Rise of Israel’s far right puts focus back on the West Bank occupation

The Israeli-controlled checkpoint in Hebron (Bab al Zawiyah) divides Palestinians in their city. A new weapon placed on the side of checkpoint (upper right) was installed before recent Israeli elections. It can remotely shoot live ammunition as well as other special “crowd control” munitions. (Tanya Habjouqa/NOOR for The Washington Post)
The Israeli-controlled checkpoint in Hebron (Bab al Zawiyah) divides Palestinians in their city. (Tanya Habjouqa/NOOR for The Washington Post)


A new weapon on the right side of the checkpoint can remotely shoot live ammunition and special “crowd control” munitions. (Tanya Habjouqa/NOOR for The Washington Post)

Shira Rubin, The Washington Post, December 10, 2022

HEBRON, West Bank — Last month, as tens of thousands of right-wing Jewish pilgrims paraded through Hebron’s old city under the protection of the Israeli army, 18-year-old Aisha Alazza ventured onto her balcony to catch a glimpse. As she sipped coffee and watched the march spiral into violence, a gang of Israeli men approached from across the road, shouting “Whore!” at her in Arabic and throwing stones. She was struck in the face.

Since Palestinian cars are banned from this neighborhood, an ambulance was out of the question. Instead, Alazza’s four sisters took her inside, applied ice and oils to the swelling wound and waited for the men to go away.

Alazza knows she will see them again — after all, they are her neighbors. They are also directly linked to members of Religious Zionism, the once-fringe, far-right political bloc that has championed asserting Israeli sovereignty in the West Bank and will be the second largest force in the new Israeli government.


Aisha Alazza, 18, in her garden. (Tanya Habjouqa/NOOR for The Washington Post)

Even before Religious Zionism assumes office — taking on influential cabinet portfolios that will give them unprecedented control over this contested territory — their promises to set the stage for annexation are exacerbating the daily dangers and indignities of life in the occupied West Bank, residents say. Many warn that Hebron’s bloody, biblically tinged conflict, between its 800 hard line Israeli settlers and its 200,000 Palestinians, is a test case for the future of relations between the two peoples under the next government.

Some of the faces in incoming Prime Minister Benjamin Netanyahu’s new administration are familiar ones to Hebron. Both Itamar Ben Gvir and Orit Strook are residents of the nearby hard line settlement of Kiryat Arba and have harassed and assaulted Palestinians for decades.


View of Hebron from a garden in h2 — where Palestinians are separated from the rest of their city among Israeli settlers and the army. (Tanya Habjouqa/NOOR for The Washington Post)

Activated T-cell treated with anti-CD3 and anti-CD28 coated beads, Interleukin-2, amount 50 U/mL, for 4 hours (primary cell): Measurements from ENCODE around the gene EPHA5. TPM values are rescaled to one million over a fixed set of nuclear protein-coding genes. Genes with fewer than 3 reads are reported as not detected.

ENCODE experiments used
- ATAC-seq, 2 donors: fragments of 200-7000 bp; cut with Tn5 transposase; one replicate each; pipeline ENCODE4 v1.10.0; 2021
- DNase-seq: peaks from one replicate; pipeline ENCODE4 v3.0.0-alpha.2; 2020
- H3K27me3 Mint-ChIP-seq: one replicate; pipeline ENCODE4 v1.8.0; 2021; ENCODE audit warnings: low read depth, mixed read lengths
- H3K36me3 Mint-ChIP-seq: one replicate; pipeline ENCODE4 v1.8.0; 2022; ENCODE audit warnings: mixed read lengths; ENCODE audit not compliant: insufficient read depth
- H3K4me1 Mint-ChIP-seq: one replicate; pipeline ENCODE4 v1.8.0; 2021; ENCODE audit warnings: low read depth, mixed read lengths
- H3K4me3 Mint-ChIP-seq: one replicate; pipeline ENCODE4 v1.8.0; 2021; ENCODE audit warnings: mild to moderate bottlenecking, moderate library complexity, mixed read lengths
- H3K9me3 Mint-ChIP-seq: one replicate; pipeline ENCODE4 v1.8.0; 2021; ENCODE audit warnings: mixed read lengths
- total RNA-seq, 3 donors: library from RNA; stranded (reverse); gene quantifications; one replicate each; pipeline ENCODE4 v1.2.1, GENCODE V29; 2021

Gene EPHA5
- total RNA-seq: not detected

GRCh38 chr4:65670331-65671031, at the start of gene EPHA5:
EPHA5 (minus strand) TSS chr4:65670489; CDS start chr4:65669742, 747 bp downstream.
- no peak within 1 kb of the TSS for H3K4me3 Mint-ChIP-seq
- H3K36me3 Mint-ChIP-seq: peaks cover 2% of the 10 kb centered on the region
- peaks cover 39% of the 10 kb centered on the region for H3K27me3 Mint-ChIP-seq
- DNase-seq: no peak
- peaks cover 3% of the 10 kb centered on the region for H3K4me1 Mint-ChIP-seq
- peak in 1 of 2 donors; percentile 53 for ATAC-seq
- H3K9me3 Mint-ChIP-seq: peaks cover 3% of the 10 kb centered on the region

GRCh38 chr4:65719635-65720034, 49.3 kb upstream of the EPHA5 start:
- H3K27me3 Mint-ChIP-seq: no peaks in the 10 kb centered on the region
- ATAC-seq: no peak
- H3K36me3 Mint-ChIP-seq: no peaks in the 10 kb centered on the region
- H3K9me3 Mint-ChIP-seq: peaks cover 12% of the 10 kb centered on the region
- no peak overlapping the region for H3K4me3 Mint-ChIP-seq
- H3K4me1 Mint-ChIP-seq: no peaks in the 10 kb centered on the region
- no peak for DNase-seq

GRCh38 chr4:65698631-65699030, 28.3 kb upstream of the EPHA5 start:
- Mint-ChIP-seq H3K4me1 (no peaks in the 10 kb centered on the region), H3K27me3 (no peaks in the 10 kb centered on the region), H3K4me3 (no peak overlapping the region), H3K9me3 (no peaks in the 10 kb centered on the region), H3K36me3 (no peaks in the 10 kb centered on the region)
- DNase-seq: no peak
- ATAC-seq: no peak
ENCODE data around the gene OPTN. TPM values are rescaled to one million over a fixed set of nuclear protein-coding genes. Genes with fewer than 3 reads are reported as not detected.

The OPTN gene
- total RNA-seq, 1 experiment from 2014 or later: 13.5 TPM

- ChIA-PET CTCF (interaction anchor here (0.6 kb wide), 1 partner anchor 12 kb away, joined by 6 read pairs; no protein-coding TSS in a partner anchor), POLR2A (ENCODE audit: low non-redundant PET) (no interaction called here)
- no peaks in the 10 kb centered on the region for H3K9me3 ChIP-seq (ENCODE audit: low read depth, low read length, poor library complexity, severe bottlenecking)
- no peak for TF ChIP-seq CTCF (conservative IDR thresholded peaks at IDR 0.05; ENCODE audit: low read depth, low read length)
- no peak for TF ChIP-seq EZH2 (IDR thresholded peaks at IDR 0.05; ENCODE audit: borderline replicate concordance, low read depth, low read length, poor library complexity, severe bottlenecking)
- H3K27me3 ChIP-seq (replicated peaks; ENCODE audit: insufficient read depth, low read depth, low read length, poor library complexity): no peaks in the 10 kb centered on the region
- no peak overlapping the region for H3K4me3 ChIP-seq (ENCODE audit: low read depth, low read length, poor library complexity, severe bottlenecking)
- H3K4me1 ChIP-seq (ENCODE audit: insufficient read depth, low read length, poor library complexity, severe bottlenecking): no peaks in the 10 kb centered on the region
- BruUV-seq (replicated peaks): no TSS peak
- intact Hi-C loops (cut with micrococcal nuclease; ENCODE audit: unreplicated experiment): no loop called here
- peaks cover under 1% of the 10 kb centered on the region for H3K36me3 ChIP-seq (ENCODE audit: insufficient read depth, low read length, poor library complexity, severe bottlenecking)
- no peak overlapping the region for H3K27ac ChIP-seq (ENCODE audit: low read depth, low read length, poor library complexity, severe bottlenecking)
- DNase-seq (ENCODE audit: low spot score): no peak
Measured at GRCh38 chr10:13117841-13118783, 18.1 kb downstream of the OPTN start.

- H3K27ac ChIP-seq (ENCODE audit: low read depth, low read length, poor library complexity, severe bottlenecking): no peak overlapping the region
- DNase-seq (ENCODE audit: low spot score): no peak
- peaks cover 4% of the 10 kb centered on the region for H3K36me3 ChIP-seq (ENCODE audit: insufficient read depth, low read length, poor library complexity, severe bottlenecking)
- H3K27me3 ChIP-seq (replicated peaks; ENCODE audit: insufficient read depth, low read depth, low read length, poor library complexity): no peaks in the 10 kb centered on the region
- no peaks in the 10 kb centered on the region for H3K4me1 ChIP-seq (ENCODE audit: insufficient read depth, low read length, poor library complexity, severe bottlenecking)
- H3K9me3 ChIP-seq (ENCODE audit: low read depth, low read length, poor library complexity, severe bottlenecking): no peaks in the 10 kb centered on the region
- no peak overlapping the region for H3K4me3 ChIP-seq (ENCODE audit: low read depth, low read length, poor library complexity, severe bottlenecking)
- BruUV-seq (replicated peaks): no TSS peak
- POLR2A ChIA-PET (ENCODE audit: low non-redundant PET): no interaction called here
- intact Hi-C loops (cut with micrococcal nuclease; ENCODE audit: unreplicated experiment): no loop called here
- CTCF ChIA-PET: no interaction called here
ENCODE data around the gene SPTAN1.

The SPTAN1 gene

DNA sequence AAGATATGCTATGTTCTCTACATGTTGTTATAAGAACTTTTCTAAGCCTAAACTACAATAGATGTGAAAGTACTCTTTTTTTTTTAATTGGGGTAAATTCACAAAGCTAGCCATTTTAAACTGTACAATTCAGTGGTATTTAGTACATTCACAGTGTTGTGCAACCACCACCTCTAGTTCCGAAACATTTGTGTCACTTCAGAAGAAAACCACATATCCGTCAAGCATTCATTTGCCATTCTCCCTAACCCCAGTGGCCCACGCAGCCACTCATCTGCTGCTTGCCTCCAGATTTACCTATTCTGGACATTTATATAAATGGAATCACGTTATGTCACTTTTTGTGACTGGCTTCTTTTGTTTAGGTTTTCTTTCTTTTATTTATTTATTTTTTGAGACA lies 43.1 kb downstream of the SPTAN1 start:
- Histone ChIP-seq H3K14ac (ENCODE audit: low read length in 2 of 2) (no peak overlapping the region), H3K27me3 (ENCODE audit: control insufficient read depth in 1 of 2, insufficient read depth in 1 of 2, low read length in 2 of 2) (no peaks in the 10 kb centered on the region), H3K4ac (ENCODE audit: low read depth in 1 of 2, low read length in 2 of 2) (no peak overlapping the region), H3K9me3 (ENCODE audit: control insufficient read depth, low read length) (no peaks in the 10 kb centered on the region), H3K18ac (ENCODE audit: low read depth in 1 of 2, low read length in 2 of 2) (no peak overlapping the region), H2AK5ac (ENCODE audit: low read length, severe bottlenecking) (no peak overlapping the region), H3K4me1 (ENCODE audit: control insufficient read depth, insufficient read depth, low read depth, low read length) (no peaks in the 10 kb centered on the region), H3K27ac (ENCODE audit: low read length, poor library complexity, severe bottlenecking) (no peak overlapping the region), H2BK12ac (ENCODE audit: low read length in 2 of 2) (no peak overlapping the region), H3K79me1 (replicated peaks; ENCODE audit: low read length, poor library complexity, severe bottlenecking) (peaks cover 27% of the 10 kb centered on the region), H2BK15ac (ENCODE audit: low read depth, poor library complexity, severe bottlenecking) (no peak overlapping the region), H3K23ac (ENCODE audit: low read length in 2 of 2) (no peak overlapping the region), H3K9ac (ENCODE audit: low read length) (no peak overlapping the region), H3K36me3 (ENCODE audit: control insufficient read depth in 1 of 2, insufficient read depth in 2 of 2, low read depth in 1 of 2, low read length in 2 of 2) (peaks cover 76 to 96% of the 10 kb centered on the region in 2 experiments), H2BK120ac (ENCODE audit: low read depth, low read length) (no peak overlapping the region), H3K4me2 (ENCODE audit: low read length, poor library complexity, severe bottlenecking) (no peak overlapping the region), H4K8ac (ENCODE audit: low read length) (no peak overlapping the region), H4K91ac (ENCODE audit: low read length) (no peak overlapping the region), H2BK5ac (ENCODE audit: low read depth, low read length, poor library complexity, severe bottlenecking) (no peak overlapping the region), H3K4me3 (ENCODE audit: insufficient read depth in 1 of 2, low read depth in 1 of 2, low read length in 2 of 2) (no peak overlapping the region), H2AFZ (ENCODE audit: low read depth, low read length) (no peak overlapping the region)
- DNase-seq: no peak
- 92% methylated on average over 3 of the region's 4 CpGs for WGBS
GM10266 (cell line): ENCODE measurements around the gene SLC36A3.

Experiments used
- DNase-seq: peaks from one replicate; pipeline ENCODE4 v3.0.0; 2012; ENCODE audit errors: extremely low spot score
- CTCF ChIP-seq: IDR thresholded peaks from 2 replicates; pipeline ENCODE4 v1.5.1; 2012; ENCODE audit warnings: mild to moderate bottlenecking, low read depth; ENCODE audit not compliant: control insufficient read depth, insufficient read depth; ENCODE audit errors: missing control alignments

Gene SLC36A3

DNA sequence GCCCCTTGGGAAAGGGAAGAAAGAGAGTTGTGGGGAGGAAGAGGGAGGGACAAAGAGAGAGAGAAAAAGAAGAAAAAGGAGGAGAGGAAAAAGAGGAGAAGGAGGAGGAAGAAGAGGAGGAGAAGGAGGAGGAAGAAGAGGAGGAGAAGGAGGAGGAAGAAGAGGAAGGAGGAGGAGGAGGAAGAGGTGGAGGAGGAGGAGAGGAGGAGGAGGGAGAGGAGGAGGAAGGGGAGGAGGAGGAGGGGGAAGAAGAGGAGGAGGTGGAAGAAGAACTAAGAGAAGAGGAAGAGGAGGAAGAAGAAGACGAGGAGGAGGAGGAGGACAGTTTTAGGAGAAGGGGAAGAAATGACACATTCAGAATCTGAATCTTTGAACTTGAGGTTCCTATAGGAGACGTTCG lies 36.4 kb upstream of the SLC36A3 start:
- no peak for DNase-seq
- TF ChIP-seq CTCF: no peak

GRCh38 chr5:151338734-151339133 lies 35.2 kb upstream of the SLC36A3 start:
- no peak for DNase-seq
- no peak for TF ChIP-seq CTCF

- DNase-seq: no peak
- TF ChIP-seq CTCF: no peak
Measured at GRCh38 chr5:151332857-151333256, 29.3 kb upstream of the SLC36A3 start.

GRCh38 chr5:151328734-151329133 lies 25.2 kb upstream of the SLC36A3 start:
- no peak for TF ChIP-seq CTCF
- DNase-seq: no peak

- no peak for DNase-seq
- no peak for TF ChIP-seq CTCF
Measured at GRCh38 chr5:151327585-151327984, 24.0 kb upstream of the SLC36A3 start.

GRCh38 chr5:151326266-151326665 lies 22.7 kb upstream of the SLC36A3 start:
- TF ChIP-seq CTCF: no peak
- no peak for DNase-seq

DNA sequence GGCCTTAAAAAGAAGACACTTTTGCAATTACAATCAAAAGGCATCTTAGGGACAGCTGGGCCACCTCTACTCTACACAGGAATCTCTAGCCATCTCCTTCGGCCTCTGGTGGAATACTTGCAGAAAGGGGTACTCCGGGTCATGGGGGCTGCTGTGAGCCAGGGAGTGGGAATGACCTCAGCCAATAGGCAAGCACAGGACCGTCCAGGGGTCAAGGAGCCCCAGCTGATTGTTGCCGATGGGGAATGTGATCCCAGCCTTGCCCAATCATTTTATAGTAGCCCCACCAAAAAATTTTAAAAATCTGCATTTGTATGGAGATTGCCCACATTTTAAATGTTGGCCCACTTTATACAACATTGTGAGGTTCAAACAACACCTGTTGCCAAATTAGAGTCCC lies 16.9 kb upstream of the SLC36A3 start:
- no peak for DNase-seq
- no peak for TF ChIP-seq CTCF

“Netanyahu has given Ben Gvir the jurisdiction to do whatever he wants, and what he wants is us gone,” said Alazza this week, from the balcony where she was struck.

Israel’s most far-right and pro-settler government in its history is being sworn in during one of the deadliest years for both Israelis and Palestinians. Since last spring, a string of Palestinian attacks in Israeli cities and many military posts has been met with near nightly Israeli military raids across the West Bank, leaving at least 150 Palestinians and 31 Israelis dead.


Tal Sagi, of Breaking the Silence, beside a Palestinian home surrounded by Israeli military-installed fence and camouflage net. (Tanya Habjouqa/NOOR for The Washington Post)

For activist Tal Sagi, however, the violence and deteriorating relations has had one positive side effect — Israelis are paying attention to the occupation again.

The former soldier with the anti-occupation group Breaking the Silence said that many Israelis are shocked by the images coming out of Hebron, where on the same day that Ben Gvir was appointed head of the expanded National Security Ministry, Israeli soldiers violently confronted left-wing Israeli activists.

Viral videos show a soldier pinning an activist to the ground and punching him repeatedly, and another, from the same unit, saying, “Ben Gvir will make order in this whole place. … You’re screwed. … You’re done making this place into your ‘whorehouse.’”

“There’s something good about Hebron being in the news,” said Sagi, who grew up in a West Bank settlement and later served in Hebron. “There’s so much normalization, so much silence that many Israelis — people I know — aren’t even aware that entire swaths of land and groups of people are under Israeli military control.”


The Beit Haddassa Israeli settlement in the middle of h2 Hebron. It was the first settlement established in the center of the city of Hebron. (Tanya Habjouqa/NOOR for The Washington Post)